Blackwater USA founder Erik Prince's new book 'Civilian Warriors: The Inside Story of Blackwater and the Unsung Heroes of the War on Terror.'
(image by Portfolio Hardcover) DMCA
Reviewed by Pepe Escobar
It's the late 1990s' Clinton boom-boom years. You are a young millionaire US patriot with a Navy SEAL background. What are you gonna do? You invest in a badass private army start-up and you go fight "terra, terra, terra" across Dar al Islam. A single owner; no pesky stockholders; no board of directors; no government bureaucracy. You can be "nimble and aggressive." You become -- literally -- the Prince of War. What's not to like?
This is Erik Prince's My Way, told with some measure of "contract humor" and the obligatory pious references to a "life's mission" to "serve God, family and the United States"; this is the inside story of how Blackwater turned into "something resembling its own branch of the military" and "the ultimate tool in the war on terror." In the manner of Audi extolling the merits of Vorsprung Durch Technik, Prince hails it as a "proud tale of performance excellence and driven entrepreneurialism."
No question; God may be great, but he would certainly eschew a perpetual photo-op at the roof of the Sistine Chapel to be able to toy with such an awesome PMC (private military contractor). Prince, by the way, is ballsy enough to -- correctly -- depict Cristobal Colon, aka Columbus, in 1492 as a pioneering PMC.
Inevitably, this also had to be the story of how Blackwater "was slagged as the face of military evil," "gun-toting bullets for hire." So forget about Jeremy Scahill's 2007 book Blackwater: The Rise of the World's Most Powerful Mercenary Army indicting Prince's creation; whatever end of the ideological spectrum -- from an heir of Plato to an heir of Aristoteles and every political theorist in between -- the real fun for the reader starts when Prince meticulously destroys US "politicians" who "feign indignation and pretend my men hadn't done exactly what they had paid us handsomely to do."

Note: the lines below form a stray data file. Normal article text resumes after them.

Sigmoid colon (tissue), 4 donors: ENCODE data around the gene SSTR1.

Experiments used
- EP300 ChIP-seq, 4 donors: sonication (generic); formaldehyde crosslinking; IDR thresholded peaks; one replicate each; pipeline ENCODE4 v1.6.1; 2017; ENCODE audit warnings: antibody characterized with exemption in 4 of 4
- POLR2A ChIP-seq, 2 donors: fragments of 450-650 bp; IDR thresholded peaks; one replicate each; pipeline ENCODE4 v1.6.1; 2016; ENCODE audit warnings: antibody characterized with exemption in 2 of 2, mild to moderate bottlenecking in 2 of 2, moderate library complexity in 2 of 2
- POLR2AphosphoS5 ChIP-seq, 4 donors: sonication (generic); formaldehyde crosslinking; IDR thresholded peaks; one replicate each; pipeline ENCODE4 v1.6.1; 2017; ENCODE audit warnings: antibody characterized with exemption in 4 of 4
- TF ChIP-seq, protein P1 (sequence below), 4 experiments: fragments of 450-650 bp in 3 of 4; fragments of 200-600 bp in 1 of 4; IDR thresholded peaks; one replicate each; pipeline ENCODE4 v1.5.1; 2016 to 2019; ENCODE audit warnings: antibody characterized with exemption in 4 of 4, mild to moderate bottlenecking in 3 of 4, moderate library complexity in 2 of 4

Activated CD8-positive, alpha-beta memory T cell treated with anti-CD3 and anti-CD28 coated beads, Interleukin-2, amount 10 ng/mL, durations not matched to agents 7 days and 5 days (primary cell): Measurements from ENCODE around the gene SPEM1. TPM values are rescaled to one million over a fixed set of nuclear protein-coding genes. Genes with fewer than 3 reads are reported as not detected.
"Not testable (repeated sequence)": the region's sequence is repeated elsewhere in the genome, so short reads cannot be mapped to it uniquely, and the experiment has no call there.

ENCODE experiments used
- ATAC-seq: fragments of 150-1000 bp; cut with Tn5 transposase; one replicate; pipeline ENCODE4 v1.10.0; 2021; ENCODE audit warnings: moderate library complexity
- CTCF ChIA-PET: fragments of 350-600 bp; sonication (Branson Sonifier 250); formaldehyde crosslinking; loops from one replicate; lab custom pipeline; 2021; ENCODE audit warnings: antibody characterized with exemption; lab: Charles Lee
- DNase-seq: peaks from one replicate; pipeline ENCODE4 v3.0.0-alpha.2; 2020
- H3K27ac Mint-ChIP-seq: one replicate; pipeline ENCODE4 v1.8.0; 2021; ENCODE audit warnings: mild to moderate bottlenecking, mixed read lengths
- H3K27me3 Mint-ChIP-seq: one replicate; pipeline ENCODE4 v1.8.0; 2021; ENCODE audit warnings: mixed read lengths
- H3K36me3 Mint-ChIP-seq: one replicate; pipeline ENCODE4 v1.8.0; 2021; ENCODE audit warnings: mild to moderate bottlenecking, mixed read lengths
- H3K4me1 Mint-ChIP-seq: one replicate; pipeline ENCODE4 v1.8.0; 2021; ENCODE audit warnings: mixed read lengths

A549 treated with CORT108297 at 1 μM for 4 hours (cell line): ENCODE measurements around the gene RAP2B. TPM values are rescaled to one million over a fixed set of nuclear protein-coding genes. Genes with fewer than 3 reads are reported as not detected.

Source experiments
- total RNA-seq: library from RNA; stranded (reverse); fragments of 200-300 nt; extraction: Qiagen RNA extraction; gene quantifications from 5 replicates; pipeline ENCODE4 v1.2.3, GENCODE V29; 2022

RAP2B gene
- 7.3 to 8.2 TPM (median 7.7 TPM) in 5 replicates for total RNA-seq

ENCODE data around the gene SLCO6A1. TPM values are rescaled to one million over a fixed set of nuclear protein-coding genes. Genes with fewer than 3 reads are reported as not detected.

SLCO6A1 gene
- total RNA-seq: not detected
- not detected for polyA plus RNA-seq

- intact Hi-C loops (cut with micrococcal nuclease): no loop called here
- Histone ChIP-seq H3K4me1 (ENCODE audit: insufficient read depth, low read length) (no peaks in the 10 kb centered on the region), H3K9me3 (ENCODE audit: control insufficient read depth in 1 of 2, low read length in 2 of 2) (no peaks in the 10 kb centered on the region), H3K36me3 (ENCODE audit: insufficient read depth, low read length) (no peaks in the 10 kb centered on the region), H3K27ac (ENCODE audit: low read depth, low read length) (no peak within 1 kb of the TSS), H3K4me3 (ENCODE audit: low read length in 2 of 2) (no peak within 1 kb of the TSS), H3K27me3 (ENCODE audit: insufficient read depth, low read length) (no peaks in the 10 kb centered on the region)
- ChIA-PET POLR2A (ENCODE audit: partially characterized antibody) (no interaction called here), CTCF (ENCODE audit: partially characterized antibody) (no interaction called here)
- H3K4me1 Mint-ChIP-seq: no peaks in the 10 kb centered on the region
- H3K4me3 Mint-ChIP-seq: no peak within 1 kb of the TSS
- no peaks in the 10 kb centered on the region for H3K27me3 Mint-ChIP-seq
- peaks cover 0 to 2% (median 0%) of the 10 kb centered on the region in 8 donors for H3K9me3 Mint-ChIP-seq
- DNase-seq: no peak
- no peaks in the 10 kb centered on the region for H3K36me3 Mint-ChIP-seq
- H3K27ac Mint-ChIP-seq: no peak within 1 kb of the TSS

And handsomely that was. To star as a brand new branch of the military/security complex earned Blackwater a cool US$2 billion, providing weaponized thrills to the Pentagon, the State Department and -- in the shadows -- the CIA. Not bad for an initial investment of $6 million -- Prince family money -- on what was initially concocted "as a cross between a shooting range and a country club for special forces personnel" in back-of-beyond Moyock in North Carolina, on the eastern edge of the Great Dismal Swamp.
PMCs such as those employed by Blackwater -- numbering a staggering 200,000 -- would end up representing 54% of the Pentagon's "workforce" in Afghanistan and Iraq, not including the 3,000 working for the State Department.
Now for the bad news in what's billed as an inside story. Forget about finding anything about Blackwater in bed with the CIA. The agency redacted everything to unreadable status. What's left is a lame postscript by a neo-con.
So nothing, for instance, about Blackwater Jason Bournes, uber-fixers past and present, and their adventures as part of an elite unit disguised under the bland acronym GRS (Global Response Staff). A clear case of (unwritten) shadow war. Just your average "surrogate army."
In Afghanistan, immediately after 9/11, Blackwater's great coup was to befriend notorious Uzbek warlord Abdul Rashid Dostum. The contact was Charlie Santos, a US rep for Saudi-based Delta Oil.
In the late 1990s, Santos was playing -- what else -- Pipelineistan, as in trying to convince the Taliban to accept the terms attached to the TAPI gas pipeline from Turkmenistan to Pakistan and (maybe) India. We all know how that ended. But because the Taliban later put out a fatwa of sorts on Santos, he conquered Dostum's trust.
As the CIA typically had no decent ground intel and could not trust the Pakistani ISI (Inter Services Intelligence), Blackwater stepped in, "delivering" to the CIA not only Dostum but the flamboyant King of Herat, warlord Ishmail Khan.
Prince had me howling with laughter when he stresses that Blackwater maintained "the highest ethics while dealing with these contacts"; I pictured a Bunuel-esque Discreet Charm of the Afghan Bourgeoisie shot by Scorsese. Or Tarantino. Still one favor led to another, and by 2002 an incorporated offshoot, Blackwater Security Consulting, was tasked to provide security for the CIA headquarters in Kabul.
Then came "Operation Iraq Freedom." Blackwater's contribution to the birth pangs of a "free Iraq" was to protect the repellent Paul Bremer, he of the ridiculous navy blazer-and-combat boots outfit, the head of the Coalition Provisional Authority (CPA).
Prince does not explain the trickery for Blackwater to bag a $21.3 million, no-bid contract to become Bremer's detail; just a "someone in the Army's contracting department recommended Blackwater."
I vividly remember Bremer's caravan in action in the streets of Baghdad in the fall of 2003; to say that average Iraqis were terrified is a huge understatement. Yet Prince alerts: these were no war profiteers; just your average, innocent "private company providing armed guards to a war zone."
It would take a Fort Meade roomful of computers to check/correct/edit Prince's own version of, for instance, the "rebuilding" of Fallujah in April 2004 -- dubbed Operation Vigilant Resolve -- after the murder of four Blackwater contractors; or the 2004 Blackwater versus the Mahdi Army four-hour battle in Najaf ("no credit for or mention of Blackwater").